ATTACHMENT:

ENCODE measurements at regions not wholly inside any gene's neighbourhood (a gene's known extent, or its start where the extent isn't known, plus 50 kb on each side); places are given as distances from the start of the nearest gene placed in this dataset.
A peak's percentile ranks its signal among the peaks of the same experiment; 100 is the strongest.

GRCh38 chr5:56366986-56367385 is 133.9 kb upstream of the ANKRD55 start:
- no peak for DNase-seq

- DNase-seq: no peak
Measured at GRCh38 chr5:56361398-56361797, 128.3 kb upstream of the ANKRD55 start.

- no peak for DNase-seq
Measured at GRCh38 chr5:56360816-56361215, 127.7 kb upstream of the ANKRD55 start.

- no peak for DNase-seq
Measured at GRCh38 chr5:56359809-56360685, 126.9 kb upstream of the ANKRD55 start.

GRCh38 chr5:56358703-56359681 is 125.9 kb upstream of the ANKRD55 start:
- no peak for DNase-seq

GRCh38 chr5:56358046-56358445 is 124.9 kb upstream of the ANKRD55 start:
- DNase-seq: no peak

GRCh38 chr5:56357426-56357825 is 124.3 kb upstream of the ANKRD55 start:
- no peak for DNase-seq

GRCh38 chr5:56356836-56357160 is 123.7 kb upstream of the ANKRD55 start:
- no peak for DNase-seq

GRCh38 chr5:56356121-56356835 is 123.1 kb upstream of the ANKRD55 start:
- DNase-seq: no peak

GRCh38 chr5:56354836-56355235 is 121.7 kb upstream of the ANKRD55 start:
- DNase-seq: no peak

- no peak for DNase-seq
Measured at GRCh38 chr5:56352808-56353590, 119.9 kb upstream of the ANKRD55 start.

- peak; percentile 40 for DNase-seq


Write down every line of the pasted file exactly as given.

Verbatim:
ENCODE measurements at regions not wholly inside any gene's neighbourhood (a gene's known extent, or its start where the extent isn't known, plus 50 kb on each side); places are given as distances from the start of the nearest gene placed in this dataset.
A peak's percentile ranks its signal among the peaks of the same experiment; 100 is the strongest.

GRCh38 chr5:56366986-56367385 is 133.9 kb upstream of the ANKRD55 start:
- no peak for DNase-seq

- DNase-seq: no peak
Measured at GRCh38 chr5:56361398-56361797, 128.3 kb upstream of the ANKRD55 start.

- no peak for DNase-seq
Measured at GRCh38 chr5:56360816-56361215, 127.7 kb upstream of the ANKRD55 start.

- no peak for DNase-seq
Measured at GRCh38 chr5:56359809-56360685, 126.9 kb upstream of the ANKRD55 start.

GRCh38 chr5:56358703-56359681 is 125.9 kb upstream of the ANKRD55 start:
- no peak for DNase-seq

GRCh38 chr5:56358046-56358445 is 124.9 kb upstream of the ANKRD55 start:
- DNase-seq: no peak

GRCh38 chr5:56357426-56357825 is 124.3 kb upstream of the ANKRD55 start:
- no peak for DNase-seq

GRCh38 chr5:56356836-56357160 is 123.7 kb upstream of the ANKRD55 start:
- no peak for DNase-seq

GRCh38 chr5:56356121-56356835 is 123.1 kb upstream of the ANKRD55 start:
- DNase-seq: no peak

GRCh38 chr5:56354836-56355235 is 121.7 kb upstream of the ANKRD55 start:
- DNase-seq: no peak

- no peak for DNase-seq
Measured at GRCh38 chr5:56352808-56353590, 119.9 kb upstream of the ANKRD55 start.

- peak; percentile 40 for DNase-seq